September 2001
By Steven M. Housman

Drama Queens

The interesting thing about the 2001-2002 television season is that there are more gay and lesbian characters on dramas opposed to sitcoms for the first time ever. The reason this is significant is because generally programmers and the network suits feel that the American public can tolerate homosexuality when it’s tempered with humor. Usually the humor is placed in sitcom’s where generally the “straight” audience can laugh at gays, with the rare exception of Will & Grace where they laugh with them. “I think there have been enough gay and lesbian representation in sitcoms for it to move into dramatic television so we can stop laughing at and with gay characters and actually learn to live with them, learn about their lives more. Without the gay sitcoms we wouldn’t have the drama’s such as Queer As Folk, we wouldn’t have story lines such as Carrie Weaver’s on ER. This marks a major shift in television” explains Scott Seomin, GLAAD’s entertainment media director. If you look at the character’s played on television, gays and lesbian’s make up about 1% when we know that gays and lesbian’s make up much more than that in life. So they are actually under represented. Gays of color are practically non existent with the exception of Michael Boatman on Spin City and Valerie Rae Miller on Dark Angel. Boatman plays “Carter Heywood” who’s considered a lead in an ensemble cast, and Miller plays “Original Cindy” who’s an African-American lesbian who’s been described as a “Rhoda” to Jessica Alba’s “Mary.” If you were to look at the way it is now on prime time television, lesbians are practically non-existent and gay men are wealthy, white, live in New York and don’t have sex. That is not accurate, nor is it fair. What kind of message are we sending to parents who’s kids who are struggling to come out to them? It’s just not realistic. Also gays and lesbian’s are not represented accurately when it comes to heartbreak and job discrimination, while trying to keep their heads above water in this world. Seomin adds, “It would be great to see a gay version of Friends where there would be an entire different set of circumstances and so many different and wonderful ways to go. I know that there are many gay and lesbians out there that are upset that more gay actors aren’t getting good gay roles. Added frustration is that more gay actor’s don’t get more straight roles. It’s easy to look at Eric McCormack’s “Will,” but more interesting to look at Rupert Everett playing straight in a film such as An Ideal Husband. It would be nice to see more of that in prime time television.”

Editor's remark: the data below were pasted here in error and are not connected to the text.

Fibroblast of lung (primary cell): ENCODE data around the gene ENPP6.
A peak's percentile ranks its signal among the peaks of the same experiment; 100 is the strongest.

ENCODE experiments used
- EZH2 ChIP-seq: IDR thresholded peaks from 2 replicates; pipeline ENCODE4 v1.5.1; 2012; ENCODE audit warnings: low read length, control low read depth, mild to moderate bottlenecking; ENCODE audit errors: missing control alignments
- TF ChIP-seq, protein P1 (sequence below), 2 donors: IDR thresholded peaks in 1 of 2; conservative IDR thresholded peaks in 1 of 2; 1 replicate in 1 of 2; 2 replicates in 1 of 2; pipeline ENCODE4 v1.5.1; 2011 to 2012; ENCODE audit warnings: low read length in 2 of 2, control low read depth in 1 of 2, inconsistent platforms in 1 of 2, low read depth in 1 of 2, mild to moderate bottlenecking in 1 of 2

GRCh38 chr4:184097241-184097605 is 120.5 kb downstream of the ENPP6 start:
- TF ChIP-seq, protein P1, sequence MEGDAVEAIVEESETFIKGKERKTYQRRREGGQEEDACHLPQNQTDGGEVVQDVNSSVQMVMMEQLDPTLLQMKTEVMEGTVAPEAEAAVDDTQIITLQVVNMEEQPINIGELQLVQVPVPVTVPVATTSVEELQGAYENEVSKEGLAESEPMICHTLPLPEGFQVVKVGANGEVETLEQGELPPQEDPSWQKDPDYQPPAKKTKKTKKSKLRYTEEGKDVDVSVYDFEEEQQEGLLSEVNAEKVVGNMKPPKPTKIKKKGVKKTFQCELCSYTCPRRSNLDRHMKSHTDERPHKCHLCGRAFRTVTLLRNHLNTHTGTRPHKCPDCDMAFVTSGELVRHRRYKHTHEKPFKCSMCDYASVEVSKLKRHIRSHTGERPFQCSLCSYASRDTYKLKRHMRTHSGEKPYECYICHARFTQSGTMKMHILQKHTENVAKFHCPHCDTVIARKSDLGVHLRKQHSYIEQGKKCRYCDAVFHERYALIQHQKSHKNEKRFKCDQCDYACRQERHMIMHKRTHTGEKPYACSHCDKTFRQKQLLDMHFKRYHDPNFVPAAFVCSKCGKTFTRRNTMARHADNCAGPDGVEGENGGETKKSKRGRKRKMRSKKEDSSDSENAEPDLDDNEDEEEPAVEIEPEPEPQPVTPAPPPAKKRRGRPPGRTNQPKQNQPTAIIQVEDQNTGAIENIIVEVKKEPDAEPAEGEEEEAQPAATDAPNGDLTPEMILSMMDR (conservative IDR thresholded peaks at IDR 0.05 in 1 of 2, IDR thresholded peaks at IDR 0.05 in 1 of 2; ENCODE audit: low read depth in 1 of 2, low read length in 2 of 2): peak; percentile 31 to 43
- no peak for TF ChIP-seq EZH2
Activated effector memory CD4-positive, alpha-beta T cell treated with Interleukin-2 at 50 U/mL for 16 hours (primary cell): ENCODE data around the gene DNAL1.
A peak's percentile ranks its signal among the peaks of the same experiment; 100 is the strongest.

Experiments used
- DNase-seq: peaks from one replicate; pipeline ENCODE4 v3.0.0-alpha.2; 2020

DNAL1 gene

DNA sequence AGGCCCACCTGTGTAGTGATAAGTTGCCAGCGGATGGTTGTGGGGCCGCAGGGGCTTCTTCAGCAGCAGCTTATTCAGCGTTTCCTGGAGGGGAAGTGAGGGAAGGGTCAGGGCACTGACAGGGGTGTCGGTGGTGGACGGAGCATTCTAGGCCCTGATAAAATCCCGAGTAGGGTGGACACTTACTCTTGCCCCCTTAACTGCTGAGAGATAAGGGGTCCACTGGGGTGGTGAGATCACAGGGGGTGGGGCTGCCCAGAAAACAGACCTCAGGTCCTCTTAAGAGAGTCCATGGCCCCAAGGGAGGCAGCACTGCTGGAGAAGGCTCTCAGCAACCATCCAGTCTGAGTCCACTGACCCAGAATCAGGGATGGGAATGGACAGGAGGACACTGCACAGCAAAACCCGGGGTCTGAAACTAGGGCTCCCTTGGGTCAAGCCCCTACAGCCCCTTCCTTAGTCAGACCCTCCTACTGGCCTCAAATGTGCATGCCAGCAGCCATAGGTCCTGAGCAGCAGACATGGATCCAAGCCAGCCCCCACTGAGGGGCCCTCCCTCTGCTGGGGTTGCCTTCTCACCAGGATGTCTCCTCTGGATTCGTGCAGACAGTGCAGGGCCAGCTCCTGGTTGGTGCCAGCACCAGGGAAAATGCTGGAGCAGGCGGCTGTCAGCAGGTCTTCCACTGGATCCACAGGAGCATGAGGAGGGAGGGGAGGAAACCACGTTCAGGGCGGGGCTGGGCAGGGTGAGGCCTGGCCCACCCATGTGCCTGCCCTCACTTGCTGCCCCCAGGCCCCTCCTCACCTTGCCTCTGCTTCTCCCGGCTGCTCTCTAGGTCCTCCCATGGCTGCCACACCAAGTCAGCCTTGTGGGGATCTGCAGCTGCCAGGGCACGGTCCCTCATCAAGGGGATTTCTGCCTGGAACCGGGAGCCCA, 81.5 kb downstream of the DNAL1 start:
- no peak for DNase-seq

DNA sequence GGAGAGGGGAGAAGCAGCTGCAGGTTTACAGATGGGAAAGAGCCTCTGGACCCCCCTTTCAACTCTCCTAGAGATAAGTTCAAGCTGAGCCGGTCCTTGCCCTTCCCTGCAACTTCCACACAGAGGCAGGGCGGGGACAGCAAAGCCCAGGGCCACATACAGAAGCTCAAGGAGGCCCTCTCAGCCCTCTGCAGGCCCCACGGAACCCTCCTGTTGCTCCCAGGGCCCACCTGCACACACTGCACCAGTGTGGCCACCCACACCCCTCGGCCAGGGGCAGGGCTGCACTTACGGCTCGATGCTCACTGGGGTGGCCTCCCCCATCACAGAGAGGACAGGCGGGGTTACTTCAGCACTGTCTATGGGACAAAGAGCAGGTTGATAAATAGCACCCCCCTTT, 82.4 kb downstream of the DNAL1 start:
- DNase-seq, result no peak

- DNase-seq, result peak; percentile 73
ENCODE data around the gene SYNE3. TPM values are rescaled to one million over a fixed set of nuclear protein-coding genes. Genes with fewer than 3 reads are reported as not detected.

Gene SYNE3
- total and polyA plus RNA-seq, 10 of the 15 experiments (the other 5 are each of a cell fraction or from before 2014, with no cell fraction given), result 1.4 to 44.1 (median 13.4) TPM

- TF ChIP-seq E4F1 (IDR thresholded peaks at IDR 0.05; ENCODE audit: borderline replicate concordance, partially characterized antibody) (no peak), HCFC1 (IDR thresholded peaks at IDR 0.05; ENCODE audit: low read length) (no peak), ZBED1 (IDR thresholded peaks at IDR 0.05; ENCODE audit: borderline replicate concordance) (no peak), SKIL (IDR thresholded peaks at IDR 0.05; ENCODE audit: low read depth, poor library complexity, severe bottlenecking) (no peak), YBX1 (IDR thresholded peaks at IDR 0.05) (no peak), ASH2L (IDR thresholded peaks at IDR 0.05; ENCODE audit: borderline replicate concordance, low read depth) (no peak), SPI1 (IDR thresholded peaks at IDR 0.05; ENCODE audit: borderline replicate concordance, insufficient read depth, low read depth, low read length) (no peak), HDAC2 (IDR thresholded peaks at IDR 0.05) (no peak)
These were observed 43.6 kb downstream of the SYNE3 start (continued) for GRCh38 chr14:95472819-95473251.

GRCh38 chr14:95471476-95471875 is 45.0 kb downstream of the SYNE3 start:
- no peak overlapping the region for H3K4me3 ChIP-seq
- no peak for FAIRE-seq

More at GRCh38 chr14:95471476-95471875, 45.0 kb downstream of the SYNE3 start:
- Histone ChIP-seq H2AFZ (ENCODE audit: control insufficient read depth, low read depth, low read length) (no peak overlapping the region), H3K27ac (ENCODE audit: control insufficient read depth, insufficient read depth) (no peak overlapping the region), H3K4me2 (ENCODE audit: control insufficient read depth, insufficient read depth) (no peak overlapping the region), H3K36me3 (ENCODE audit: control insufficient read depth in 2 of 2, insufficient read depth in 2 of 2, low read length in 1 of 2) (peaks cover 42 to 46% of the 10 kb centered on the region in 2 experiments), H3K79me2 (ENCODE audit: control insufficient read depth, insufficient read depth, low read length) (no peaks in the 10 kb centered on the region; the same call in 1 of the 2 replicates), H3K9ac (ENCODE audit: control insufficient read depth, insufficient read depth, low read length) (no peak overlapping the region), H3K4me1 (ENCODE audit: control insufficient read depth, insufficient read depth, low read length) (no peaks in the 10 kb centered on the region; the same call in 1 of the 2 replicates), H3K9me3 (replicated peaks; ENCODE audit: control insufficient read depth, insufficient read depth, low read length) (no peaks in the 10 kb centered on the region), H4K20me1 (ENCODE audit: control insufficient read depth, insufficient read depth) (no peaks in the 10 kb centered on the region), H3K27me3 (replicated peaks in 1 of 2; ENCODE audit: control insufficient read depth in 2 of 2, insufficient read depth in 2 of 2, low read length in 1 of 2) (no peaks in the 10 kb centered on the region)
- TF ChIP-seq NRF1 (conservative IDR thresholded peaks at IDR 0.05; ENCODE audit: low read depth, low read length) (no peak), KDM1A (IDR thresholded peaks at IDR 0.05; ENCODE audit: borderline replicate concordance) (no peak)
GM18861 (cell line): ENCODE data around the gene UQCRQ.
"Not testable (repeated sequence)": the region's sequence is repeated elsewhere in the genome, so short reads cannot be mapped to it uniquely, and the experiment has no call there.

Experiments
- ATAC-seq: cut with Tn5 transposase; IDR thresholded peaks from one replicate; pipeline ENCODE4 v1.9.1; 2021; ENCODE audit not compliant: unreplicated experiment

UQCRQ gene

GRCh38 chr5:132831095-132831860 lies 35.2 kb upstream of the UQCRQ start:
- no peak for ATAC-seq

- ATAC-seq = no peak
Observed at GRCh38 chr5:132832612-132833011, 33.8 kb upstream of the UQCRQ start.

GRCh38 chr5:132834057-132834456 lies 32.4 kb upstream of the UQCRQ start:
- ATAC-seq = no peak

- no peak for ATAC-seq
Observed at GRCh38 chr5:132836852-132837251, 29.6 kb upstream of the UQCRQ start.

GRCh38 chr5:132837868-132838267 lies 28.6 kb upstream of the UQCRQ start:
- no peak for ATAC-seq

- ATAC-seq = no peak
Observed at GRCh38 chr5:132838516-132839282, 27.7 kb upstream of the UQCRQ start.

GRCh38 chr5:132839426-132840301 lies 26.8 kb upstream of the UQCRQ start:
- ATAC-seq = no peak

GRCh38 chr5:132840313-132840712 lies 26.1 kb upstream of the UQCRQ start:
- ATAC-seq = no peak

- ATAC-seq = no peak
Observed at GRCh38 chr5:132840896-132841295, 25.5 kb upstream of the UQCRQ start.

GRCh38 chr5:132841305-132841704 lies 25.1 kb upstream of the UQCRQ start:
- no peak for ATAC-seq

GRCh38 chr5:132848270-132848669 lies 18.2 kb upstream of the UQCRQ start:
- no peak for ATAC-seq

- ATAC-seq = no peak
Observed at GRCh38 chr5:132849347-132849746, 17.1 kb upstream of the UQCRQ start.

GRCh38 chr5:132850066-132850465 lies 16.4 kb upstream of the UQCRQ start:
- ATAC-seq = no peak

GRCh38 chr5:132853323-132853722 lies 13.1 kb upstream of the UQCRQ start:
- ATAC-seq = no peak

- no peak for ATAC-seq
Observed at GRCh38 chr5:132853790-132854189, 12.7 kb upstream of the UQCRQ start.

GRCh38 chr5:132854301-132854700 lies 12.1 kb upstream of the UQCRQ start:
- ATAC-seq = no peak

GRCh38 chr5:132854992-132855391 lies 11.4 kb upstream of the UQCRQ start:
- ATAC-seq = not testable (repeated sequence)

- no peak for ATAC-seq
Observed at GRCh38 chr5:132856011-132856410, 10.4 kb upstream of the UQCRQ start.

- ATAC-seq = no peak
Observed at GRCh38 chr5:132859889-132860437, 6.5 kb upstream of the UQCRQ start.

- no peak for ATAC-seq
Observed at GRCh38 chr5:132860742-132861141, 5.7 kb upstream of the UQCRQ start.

There was a pilot that got a lot of press called Say Uncle which I understand all the networks bid on but ultimately went to CBS. This would have shown a gay character as a parent, where he was raising his niece and nephew. Of course he was white and wealthy and living in the Hollywood Hills, but we’ll take one milestone at a time. President of CBS, Les Moonves was noted as saying that it would be a very difficult role to cast. David Hassellhoff read for the role as did French Stewart, but weren’t right for it. They were interested in Gregory Harrison who would not leave Broadway where he’s starring in Follies, so Ken Olin got the part and did a superb job, with Teri Hatcher in a supporting role. It was a funny script. If it hadn’t been a really good script, all the networks wouldn’t have been fighting over it. Creator Jeff Richman who put his life into this show said he was “hideously disappointed” but didn’t have a negative thing to say about CBS who he said “treated the show with great respect.” CBS did eleven or twelve pilots, they had two slots and they developed Ellen DeGeneres’ new sitcom Ellen Again and Say Uncle. Richman went on to say “essentially it was a contest because they were never going to put two lead shows with two gay lead characters in the two time slots they had available for the fall season and I don’t blame them. It’s a business, the fact is that one made it on happened to be Ellen and not us. While I’m disappointed, the entire development process was very much supported by the studio which was Fox and the network.” Say Uncle was essentially a show about a gay parent, which would have been a first for network television. Richman adds “In that way, it was disappointing to me as the creator that that element of gay life will not be shown. This was a reluctant gay parent, it wasn’t a guy that wanted kids and went out and adopted them. It wasn’t this perfect selfless gay person that always wanted children and never got to fulfill that. Children were the last thing he wanted. I must say we did, and were encouraged to do, and finally did the show we wanted to do. Ultimately it came down to the fact that as a business, they could not say here’s our new fall line-up and our two new shows have a lesbian as the star of one and a gay man is the star of the other. The negative feelings that I had were placed trying to cast the part, that was a nightmare. Ken Olin who hasn’t had to audition in years ultimately won the part and he was so wonderful in it and I could not have been happier with the product. As a gay person, I’m really happy that Ellen is on. As a writer and producer, I’m miserable that my show isn’t on. Ellen DeGeneres is really an appealing presence on television and she’s wonderful in her show. I can’t emphasize this enough, I felt very very supported they wanted to put this on TV, and in the end it just came down to Ellen. The timing was just off, if Ellen hadn’t been there they probably would’ve been more apt in giving this a shot. It wasn’t just another gay TV show, it was more of a milestone as this would’ve been the gay Family Affair. It’s very hard to find a forty-year old man that’s an established actor to play this as Olin did. He was the glue to this show as Kelsey Grammer is to Frasier. Ninety-five percent of the actors that are out there that might have jumped at this part if it were a straight guy would not even consider taking this role.”